Detection, prevalence, and duration of humoral responses to SARS-CoV-2 under conditions of limited population exposure

medRxiv [Preprint]. 2020 Aug 15:2020.08.14.20174490. doi: 10.1101/2020.08.14.20174490.


We conducted an extensive serological study to quantify population-level exposure and define correlates of immunity against SARS-CoV-2. We found that relative to mild COVID-19 cases, individuals with severe disease exhibited elevated authentic virus-neutralizing titers and antibody levels against nucleocapsid (N) and the receptor binding domain (RBD) and the S2 region of spike protein. Unlike disease severity, age and sex played lesser roles in serological responses. All cases, including asymptomatic individuals, seroconverted by 2 weeks post-PCR confirmation. RBD- and S2-specific and neutralizing antibody titers remained elevated and stable for at least 2-3 months post-onset, whereas those against N were more variable with rapid declines in many samples. Testing of 5882 self-recruited members of the local community demonstrated that 1.24% of individuals showed antibody reactivity to RBD. However, 18% (13/73) of these putative seropositive samples failed to neutralize authentic SARS-CoV-2 virus. Each of the neutralizing, but only 1 of the non-neutralizing samples, also displayed potent reactivity to S2. Thus, inclusion of multiple independent assays markedly improved the accuracy of antibody tests in low seroprevalence communities and revealed differences in antibody kinetics depending on the viral antigen. In contrast to other reports, we conclude that immunity is durable for at least several months after SARS-CoV-2 infection.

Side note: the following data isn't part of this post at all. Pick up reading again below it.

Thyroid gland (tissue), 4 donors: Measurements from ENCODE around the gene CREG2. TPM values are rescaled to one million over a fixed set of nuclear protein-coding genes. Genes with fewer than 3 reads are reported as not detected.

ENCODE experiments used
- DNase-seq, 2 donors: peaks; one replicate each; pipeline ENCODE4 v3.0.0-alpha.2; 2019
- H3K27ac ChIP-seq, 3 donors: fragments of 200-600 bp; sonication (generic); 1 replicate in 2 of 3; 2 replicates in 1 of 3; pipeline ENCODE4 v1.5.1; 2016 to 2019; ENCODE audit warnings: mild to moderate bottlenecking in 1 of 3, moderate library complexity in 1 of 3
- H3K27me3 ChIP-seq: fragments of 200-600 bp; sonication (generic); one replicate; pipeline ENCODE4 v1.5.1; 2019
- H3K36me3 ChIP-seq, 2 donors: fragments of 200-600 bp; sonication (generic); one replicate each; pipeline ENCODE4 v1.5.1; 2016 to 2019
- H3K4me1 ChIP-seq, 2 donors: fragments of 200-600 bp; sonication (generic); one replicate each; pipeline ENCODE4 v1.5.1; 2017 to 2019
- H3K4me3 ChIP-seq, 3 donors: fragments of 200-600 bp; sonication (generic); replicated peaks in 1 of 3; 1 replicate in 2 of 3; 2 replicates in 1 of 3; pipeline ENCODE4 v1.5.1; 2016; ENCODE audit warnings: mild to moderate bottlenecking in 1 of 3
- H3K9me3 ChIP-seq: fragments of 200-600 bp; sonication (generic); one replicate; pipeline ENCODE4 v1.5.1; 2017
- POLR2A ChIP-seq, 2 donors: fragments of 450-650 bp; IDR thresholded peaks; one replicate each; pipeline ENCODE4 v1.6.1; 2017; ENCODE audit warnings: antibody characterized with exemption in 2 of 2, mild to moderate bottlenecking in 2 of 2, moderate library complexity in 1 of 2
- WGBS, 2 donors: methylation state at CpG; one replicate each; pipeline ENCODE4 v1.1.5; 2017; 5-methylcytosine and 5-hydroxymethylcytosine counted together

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  • Preprint